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ARTICLE: ALBUM REVIEWS

Angelica Sanchez: Float The Edge

Read "Float The Edge" reviewed by John Sharpe

Pianist Angelica Sanchez has become an in demand side person since her move to NYC from Arizona in 1995, performing with Wadada Leo Smith, Tony Malaby, Kevin Norton, Harris Eisenstadt, and Susie Ibarra, among many others. But her own leadership discography remains slighter than might be expected. Surprisingly Float The Edge represents her first entry as ...

ARTICLE: ALBUM REVIEWS

To Be Continued (Carol Liebowitz, Claire de Brunner, Daniel Carter, and Kevin Norton): Poetry from the Future

Read "Poetry from the Future" reviewed by Roger Farbey

This leaderless improvising quartet utilises some unusual instruments on their recording. Bassoon is rarely heard outside of classical music and Claire de Brunner is an excellent exponent of the instrument. She studied jazz improvisation with Lee Konitz. She also studied with pianist Connie Crothers as did Carol Liebowitz, whose restrained yet vital contributions are nearly as ...

ARTICLE: ALBUM REVIEWS

John Lindberg BC3: Born In An Urban Ruin

Read "Born In An Urban Ruin" reviewed by John Sharpe

Acclaimed bassist John Lindberg's trio on Born In An Urban Ruin possesses a distinctive and deeply personal sound in keeping with the man himself. That's down to both the novel instrumentation with long time associate Kevin Norton mostly on vibes and Michigan native Wendell Harrison on clarinets, and the character of Lindberg's writing. The essential humanity ...

ARTICLE: INTERVIEWS

Koichi Makigami Presents His Unique Musical Vision In The Stone

Read "Koichi Makigami Presents His Unique Musical Vision In The Stone" reviewed by Eyal Hareuveni

At the end of October, Japanese vocal artist extraordinaire Koichi Makigami celebrates his unique, eclectic and often eccentric art during a week long residence at The Stone club in New York. Makigami will play with old comrades and some newer, like-minded musicians in a rare opportunity to present his band Hikashu in a different setting.

Anthony Braxton: Tentet (Wesleyan) 1999

Read "Anthony Braxton: Tentet (Wesleyan) 1999" reviewed by John Sharpe

Even though his output suggests that saxophonist/composer/educator Anthony Braxton has never wanted for outlets for his music, he hasn't always had the control he desired. All that changed with the launch in 2011 of the New Braxton House imprint, which issues a new digital download each month drawn from his voluminous archives. This initiative has allowed ...

ARTICLE: INTERVIEWS

Tyshawn Sorey: Composite Reality

Read "Tyshawn Sorey: Composite Reality" reviewed by Daniel Lehner

Though Tyshawn Sorey's Oblique-I (Pi Recordings, 2011) is his most recent release to date, it's actually comprised of some of the percussionist/composer's earliest work. Containing music that is sonically dense, enormously challenging and (as the title suggests) consistently blurs and obscures the lines drawn between improvisation and composition, it has been hailed by critics and fans ...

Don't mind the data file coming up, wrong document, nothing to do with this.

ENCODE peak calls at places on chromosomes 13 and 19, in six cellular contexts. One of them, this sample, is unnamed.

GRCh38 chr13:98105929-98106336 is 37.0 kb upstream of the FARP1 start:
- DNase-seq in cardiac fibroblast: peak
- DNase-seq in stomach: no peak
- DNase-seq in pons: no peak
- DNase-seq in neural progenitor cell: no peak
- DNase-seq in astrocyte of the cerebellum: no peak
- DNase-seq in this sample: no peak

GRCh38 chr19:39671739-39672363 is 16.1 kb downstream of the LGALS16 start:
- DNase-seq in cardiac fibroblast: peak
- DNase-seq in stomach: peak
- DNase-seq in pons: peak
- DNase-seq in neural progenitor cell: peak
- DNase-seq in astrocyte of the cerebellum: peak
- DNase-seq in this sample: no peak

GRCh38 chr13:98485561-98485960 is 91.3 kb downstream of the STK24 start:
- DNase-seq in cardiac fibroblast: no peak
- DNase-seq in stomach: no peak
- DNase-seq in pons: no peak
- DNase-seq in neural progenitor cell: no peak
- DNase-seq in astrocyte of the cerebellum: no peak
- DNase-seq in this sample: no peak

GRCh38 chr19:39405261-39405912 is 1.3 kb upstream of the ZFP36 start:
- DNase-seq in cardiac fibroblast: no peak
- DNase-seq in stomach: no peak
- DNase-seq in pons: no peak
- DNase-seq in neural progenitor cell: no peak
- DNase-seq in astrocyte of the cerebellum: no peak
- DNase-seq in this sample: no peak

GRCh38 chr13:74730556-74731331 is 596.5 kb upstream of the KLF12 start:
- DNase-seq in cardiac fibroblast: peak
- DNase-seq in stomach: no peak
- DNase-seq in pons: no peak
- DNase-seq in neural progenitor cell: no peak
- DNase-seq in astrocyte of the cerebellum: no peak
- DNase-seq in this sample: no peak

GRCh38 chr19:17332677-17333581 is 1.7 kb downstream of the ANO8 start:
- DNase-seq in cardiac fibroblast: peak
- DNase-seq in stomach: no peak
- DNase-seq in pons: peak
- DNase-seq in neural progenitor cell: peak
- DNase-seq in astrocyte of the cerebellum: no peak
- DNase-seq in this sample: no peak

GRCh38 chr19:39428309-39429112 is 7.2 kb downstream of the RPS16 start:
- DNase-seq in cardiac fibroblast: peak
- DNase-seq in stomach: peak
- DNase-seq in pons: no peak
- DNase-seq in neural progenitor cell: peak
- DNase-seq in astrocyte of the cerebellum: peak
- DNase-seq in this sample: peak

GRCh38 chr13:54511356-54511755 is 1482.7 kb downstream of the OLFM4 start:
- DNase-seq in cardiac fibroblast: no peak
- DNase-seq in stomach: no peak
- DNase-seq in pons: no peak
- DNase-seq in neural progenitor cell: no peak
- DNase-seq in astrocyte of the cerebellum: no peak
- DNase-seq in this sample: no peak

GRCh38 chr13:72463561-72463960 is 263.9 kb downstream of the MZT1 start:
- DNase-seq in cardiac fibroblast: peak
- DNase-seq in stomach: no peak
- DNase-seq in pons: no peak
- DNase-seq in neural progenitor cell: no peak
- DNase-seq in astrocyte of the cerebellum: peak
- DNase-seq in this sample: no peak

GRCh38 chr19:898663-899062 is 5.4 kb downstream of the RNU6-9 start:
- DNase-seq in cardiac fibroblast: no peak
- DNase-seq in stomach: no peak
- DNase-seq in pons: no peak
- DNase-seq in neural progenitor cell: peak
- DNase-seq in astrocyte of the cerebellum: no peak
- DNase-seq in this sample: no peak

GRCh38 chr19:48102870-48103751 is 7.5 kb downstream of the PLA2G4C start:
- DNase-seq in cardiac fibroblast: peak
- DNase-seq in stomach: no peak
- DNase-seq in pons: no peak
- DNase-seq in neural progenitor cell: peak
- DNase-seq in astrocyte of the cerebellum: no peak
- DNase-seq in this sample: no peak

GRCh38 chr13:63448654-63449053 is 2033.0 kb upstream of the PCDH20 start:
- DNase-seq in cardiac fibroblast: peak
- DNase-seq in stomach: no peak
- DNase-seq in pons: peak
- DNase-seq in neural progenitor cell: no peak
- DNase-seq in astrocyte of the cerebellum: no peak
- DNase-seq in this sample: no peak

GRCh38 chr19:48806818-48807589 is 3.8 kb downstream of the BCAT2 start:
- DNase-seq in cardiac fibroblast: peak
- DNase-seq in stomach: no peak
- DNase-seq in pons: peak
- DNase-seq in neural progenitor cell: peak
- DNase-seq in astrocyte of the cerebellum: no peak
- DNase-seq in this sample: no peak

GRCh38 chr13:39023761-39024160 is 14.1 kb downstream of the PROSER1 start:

ARTICLE: ALBUM REVIEWS

John Zorn: Nosferatu

Read "Nosferatu" reviewed by Thomas Carroll

The idea of saxophonist/composer John Zorn writing music to accompany a production about vampires has exciting implications. After all, it would seem logical that a man who has, over the past 40 years, helped expand the scope of sounds that can be considered music should be able to craft something truly mind-bending when dealing with such ...

ARTICLE: ALBUM REVIEWS

Joëlle Léandre: Live at the Ulrichsberg Kaleidophon

Read "Live at the Ulrichsberg Kaleidophon" reviewed by Glenn Astarita

Few modern era instrumentalists sojourn into uncharted regions of the musical cosmos with the ingenuity of bassist extraordinaire Joëlle Léandre. Supported by her vast discography as a leader and co-conspirator, Léandre's serious intentions are differentiated by a sincere vision and jubilant demeanor. These attributes repeatedly surface on her recordings. This release is a two-CD gala that ...

ARTICLE: ALBUM REVIEWS

Joelle Leandre Tentet & Trio: Can You Hear Me?

Read "Can You Hear Me?" reviewed by Eyal Hareuveni

It is quite rare to find recordings of composed works by French double-bassist Joëlle Léandre. Léandre has gained a justified reputation as an innovative virtuoso of the double-bass, a masterful free improviser, and as an imaginative collaborator, mostly in small, intimate outfits. This double-disc set, with its first half featuring Léandre's composed work for a tentet, ...

ARTICLE: ALBUM REVIEWS

Anthony Braxton: 19 Standards (Quartet) 2003

Read "19 Standards (Quartet) 2003" reviewed by Glenn Astarita

Innovative progressive-jazz and avant-gardist Anthony Braxton employs his arsenal of saxophones while covering gems from the past, evidenced by his smoothly swinging spin on Tommy Dorsey's “So Rare," amid a medley of jazz and pop standards. These four discs capture the quartet's 2003 European tour, enamored by the crystalline audio processing and a muse that transmits ...